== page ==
A multitude of factors conspire to create disparities in ocular and visual health within the United States population and the world at large. In a new study for the purposes of public health education, researchers aimed to identify the characteristics and potential risk factors that are associated with higher rates of visual impairment in the US.

Data was obtained from the Centers for Disease Control and Prevention Behavioral Risk Factor Surveillance System from 2018 to 2021. Geographic location, perceived health status, employment status, income status, source of health insurance and age of the individual were associated with blindness or having serious difficulties seeing. Specifically, those who live in Southern states, with no insurance, have an income level below poverty and are of retirement age have the highest odds of suffering from visual impairment.

Poverty seems to be throughline linking seemingly disparate factors with increased odds of visual impairment. Access to health care, overall health and the ability to pay for medical necessities all stem from it.
Poverty seems to be throughline linking seemingly disparate factors with increased odds of visual impairment. Access to health care, overall health and the ability to pay for medical necessities all stem from it. Photo: Powers AM, et al. Front Public Health. June 10, 2024. Click image to enlarge.

“The factors listed above have an association with blindness or having serious difficulty seeing based on their odds ratio,” the researchers explained in their paper for Frontiers in Public Health. “We must study these factors further to learn the exact causal pathways that can influence whether a person becomes blind or has serious difficulty seeing so that we can reduce the number of people who suffer from visual impairment.” These factors, the authors argue, can guide development of interventions “by ensuring that the individuals in risk groups are targeted along with the rest of the population.” The odds ratios show that certain groups are at a higher risk of visual impairment due to socioeconomic, biologic or demographic factors, among others.

Finding ways to create better treatment options and make follow-up care accessible for those with visual impairment is needed, the authors emphasized, especially in the early stages to reduce the severity of vision loss. They suggest a holistic approach—comprehensive eye care—that encompasses treatment, prevention, promotion and rehabilitation for blindness, as a way to decrease the number of people who are diagnosed with an eye disease causing blindness or progressive vision loss.

“To this end, we need to educate patients and physicians on the comorbidities, groups who have higher chances of developing eye diseases, and available interventions depending on the disease such as cataract surgery, corrective lenses and anti-VEGF therapy, which have been shown to improve the quality of life for 150 million people worldwide,” the researchers explained in their paper. “To implement these interventions, we must encourage people to undergo annual screenings regardless of whether or not experiencing visual changes.”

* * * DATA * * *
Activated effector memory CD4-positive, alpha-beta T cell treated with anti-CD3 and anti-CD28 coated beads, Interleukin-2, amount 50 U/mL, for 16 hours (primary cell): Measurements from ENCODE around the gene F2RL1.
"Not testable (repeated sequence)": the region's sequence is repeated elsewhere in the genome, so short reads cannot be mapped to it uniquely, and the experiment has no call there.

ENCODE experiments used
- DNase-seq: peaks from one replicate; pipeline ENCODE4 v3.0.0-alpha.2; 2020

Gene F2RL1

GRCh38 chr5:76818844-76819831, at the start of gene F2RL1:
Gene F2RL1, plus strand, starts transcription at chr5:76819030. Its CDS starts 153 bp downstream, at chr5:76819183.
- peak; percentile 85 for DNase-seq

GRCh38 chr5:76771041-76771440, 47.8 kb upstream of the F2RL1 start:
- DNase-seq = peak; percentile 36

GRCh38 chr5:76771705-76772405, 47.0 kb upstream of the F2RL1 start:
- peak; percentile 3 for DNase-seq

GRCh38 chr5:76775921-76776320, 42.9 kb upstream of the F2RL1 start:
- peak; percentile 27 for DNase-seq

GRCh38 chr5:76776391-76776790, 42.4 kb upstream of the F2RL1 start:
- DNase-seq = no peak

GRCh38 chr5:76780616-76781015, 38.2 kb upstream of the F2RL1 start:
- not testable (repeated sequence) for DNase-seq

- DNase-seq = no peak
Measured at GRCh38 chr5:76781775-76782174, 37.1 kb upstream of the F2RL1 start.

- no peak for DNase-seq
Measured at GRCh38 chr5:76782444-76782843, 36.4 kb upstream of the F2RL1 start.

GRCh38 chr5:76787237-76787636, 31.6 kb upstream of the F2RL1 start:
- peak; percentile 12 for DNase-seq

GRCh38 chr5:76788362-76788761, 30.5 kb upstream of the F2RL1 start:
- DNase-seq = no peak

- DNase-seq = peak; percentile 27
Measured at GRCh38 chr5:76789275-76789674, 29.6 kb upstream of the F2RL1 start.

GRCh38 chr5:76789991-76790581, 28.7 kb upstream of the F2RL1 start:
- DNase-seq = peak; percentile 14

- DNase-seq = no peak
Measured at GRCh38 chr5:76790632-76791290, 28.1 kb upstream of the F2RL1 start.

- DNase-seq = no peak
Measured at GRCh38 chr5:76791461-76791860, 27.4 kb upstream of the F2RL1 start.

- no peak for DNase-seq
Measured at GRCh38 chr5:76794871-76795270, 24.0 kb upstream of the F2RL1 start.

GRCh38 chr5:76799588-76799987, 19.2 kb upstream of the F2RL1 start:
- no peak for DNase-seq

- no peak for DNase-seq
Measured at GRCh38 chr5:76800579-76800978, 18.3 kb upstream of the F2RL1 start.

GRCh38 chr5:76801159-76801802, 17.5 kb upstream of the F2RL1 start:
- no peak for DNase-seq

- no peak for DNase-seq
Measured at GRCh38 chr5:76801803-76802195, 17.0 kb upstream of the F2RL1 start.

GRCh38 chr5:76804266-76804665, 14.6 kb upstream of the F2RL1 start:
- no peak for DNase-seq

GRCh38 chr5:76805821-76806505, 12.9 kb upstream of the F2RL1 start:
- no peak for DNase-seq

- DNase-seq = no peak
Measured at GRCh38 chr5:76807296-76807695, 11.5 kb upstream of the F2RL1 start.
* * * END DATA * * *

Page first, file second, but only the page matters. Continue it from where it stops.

The authors argue that more financial support should be allocated to education to help create a “more preventative initiative,” such as pop-up clinics, to allow minorities and those in the low socioeconomic status to obtain free and easily accessible eye screenings, which could decrease the rate of vision loss.

“It is critical to prevent the occurrence of diseases that can impact eye health by ensuring that all social groups are equally educated about them. This can be one of the only ways to truly decrease the number of people who lose vision due to health issues that could have been prevented by increasing the level of health literacy,” they explained.

Health literacy includes competence at absorbing both written and printed information as well as and numeracy (the ability to comprehend statistical data), and the authors noted that information should be available in multiple forms to reach every person in a way that can be informative.

“For example, a blind individual cannot read information unless it is Braille, so they must be able to listen to it, or someone who is deaf needs to be able to read the information,” the authors explained in their article. “In the US, 76% of adults have an education level less than a high school degree and 59% of older adults (65 years and older) are below or at the base level. We must make efforts to reach all individuals so there are no disparities in health education based on race, education level, age and geographic location.”

Future studies should delve more in depth into how medical costs, education status and body mass index vary among at-risk populations based on different levels, the authors suggested. “Another important direction is investigating the coverage provided by the main insurance companies regarding eye care in terms of examinations, procedures, medications, regulations and deductibles. This study showed that patients using government insurance have a greater chance of blindness than those who have private insurance.”

Powers AM, Patel D, DeAngelis MM, et al. Risk factors affecting the utilization of eye care services evaluated by the CDC’s behavior risk factor surveillance system from 2018 to 2021. Front. Public Health. June 10, 2024. [Epub ahead of print.]